Modern medicine creates mountains of data – a suite of iPad apps called Medopad aims to integrate it all and place it in the palm of a doctor’s hand
Hospitals are full of valuable information about patients however doctors often struggle to use the information effectively. A start up based in London wants to revolutionise how doctor’s use this information, with a new suite of apps for iPad called Medopad.
This new idea is to link up every data making system and machine that is in the hospital to a central service which could deliver a patient’s records, from historical medical files to MRI and X-ray scans to a iPad.
A series of individually designed Medopad apps will help doctors to better use all information they have at their disposal. One of the apps had been designed to broadcast the readings from a patients heart monitor to their doctor’s iPad screen. So a doctor could check these results remotely anywhere in the hospital. There is also another app that uses voice recognition to let doctors create written notes on patients by just speaking
BMI Healtcare who the UK’s largest private healthcare provider, have been piloting Medopad and seeing great results.”It’s intuitive, and it kind of works the way doctors think,” says group medical director, Mark Ferreira.
With Medopad in place, doctors will be able to refer cases to one another for a second opinion from within the app suite. Photos of a patient’s visible symptoms can be taken using an iPad and shared, for example. Another Medopad app features integration with the Google Glass headset, which allows up to five clinicians to collaborate in real time, take pictures and share them, and access a patient’s records simultaneously. A pathology app can even do some analytical work for doctors, with abnormal blood-test results flagged automatically.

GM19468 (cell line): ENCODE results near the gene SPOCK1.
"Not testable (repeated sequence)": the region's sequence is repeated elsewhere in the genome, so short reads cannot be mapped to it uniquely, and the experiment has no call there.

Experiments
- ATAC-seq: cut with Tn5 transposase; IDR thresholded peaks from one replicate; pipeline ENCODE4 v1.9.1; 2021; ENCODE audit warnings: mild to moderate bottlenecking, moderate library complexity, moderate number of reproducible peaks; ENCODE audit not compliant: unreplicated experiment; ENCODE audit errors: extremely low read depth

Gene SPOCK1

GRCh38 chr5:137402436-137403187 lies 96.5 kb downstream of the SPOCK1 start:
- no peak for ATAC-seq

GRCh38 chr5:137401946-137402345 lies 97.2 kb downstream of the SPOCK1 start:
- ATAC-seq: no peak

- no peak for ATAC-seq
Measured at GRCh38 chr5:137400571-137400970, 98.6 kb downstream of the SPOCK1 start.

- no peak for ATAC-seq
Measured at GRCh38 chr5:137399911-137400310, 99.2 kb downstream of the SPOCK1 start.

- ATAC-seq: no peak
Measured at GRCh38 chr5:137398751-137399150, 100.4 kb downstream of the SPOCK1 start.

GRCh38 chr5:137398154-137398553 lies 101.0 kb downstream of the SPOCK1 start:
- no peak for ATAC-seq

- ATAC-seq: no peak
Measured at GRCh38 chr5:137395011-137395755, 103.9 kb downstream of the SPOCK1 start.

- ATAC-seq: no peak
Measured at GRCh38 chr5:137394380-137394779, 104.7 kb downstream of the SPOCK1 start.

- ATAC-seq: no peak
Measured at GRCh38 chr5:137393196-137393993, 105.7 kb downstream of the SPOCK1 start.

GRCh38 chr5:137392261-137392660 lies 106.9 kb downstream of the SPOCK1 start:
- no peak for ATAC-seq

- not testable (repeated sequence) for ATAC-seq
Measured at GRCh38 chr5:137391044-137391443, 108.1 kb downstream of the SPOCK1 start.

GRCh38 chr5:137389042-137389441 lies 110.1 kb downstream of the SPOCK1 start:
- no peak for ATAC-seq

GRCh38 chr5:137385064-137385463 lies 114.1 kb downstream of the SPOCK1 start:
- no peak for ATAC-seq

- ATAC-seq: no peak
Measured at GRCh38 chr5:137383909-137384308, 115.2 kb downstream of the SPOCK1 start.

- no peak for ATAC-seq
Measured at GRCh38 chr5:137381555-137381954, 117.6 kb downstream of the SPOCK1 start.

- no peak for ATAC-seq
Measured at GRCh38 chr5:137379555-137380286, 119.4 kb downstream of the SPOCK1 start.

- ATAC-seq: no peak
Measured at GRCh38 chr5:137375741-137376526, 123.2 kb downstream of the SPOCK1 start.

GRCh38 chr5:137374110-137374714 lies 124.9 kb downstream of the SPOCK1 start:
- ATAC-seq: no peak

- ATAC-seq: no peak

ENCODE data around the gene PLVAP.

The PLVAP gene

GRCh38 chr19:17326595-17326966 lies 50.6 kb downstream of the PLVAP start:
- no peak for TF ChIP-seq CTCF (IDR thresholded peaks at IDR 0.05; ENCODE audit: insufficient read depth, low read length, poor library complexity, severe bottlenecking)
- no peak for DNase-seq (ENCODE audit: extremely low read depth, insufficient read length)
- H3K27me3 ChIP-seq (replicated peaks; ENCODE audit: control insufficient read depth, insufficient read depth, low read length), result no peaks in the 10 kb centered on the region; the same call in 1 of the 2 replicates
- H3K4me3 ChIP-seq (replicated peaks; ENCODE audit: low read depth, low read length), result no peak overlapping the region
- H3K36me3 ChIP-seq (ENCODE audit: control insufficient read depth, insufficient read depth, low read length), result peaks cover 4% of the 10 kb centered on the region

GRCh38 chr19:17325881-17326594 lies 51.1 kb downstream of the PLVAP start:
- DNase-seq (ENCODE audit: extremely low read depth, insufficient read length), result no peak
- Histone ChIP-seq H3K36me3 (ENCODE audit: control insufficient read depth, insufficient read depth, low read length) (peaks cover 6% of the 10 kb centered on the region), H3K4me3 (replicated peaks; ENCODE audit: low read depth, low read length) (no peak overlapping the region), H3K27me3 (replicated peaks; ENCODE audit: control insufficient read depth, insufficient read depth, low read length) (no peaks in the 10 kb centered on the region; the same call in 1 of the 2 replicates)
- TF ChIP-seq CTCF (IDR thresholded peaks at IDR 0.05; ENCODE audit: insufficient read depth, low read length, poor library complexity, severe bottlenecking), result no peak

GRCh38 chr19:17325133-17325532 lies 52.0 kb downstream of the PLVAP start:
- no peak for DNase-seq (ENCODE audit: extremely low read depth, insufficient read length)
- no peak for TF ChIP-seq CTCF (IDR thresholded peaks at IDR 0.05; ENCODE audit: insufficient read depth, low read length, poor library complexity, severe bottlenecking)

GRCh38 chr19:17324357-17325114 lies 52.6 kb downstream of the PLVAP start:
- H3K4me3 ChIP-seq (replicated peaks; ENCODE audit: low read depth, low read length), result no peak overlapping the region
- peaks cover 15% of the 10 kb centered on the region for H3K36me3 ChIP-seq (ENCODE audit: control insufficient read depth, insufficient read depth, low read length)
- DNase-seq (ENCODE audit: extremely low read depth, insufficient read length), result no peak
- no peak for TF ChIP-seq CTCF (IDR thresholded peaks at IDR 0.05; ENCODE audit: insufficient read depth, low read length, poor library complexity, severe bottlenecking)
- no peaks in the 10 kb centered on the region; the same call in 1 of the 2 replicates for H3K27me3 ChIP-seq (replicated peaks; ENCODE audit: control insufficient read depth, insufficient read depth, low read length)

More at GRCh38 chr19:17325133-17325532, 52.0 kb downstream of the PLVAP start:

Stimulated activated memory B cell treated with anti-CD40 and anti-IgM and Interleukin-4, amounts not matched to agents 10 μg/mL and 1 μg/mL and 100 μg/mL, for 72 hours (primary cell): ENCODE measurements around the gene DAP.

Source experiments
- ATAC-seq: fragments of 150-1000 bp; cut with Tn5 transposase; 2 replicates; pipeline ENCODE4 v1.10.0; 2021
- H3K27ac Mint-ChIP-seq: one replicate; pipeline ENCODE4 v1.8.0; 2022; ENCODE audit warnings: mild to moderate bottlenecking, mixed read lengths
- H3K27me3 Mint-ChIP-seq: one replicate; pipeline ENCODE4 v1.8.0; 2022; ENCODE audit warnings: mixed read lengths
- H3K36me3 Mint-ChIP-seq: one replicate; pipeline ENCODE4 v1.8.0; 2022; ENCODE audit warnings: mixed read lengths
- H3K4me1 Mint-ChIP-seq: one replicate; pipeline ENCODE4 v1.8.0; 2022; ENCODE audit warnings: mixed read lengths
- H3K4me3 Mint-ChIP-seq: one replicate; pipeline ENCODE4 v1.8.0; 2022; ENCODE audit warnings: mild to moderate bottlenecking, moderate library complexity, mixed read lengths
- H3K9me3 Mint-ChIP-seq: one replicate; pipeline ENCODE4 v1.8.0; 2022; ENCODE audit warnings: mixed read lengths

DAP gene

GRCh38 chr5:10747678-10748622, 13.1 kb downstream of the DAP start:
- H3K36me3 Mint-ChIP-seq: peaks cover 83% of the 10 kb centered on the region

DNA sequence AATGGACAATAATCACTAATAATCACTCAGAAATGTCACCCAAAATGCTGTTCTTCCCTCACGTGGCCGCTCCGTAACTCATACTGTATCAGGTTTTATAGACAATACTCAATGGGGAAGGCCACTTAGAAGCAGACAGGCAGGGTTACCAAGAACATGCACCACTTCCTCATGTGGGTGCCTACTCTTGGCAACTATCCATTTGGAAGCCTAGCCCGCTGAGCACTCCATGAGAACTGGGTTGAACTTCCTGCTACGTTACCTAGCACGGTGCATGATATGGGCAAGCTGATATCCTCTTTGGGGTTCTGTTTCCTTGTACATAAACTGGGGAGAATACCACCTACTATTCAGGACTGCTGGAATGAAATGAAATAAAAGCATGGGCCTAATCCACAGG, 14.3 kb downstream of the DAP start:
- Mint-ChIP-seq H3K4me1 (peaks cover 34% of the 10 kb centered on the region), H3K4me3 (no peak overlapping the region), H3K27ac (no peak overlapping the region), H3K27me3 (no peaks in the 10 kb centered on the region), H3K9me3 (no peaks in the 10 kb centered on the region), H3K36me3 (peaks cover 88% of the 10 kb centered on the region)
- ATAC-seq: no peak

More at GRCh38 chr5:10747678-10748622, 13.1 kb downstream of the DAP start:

iPads aren’t the the only technology in the health news
New software and technology have been at the forefront of the news recently with Apple looking to embrace the healthcare industry and doctor’s and care workers finding different uses for the Xbox as well.
Security is a big question especially when dealing with such confidential data however the Medopad has a number of security features. For instance, it can be set up that when a doctor’s device physically leaves the hospital network, patient data will no longer be available on it.
Both doctors and patients should benefit from this kind of system, says Stevan Wing, who co-hosts a podcast on medical apps called The Digital Doctor. “If you increase the doctor’s information as well as their ability to share it with patients and make joint decisions, then I think the quality of care must improve,” he says.
Charles Lowe, president of the Telemedicine and eHealth section at the Royal Society of Medicine in London, has been following Medopad’s progress. “It’s going to speed up treatment,” he says.
Medopad look’s like its going to be great and help keep hospitals and the care industry up with the latest technology in a very digital world. Although there maybe problems oocur further down the line in terms of extra security and actual cost of the software. Though it seems positive steps are being taken by Medopad.
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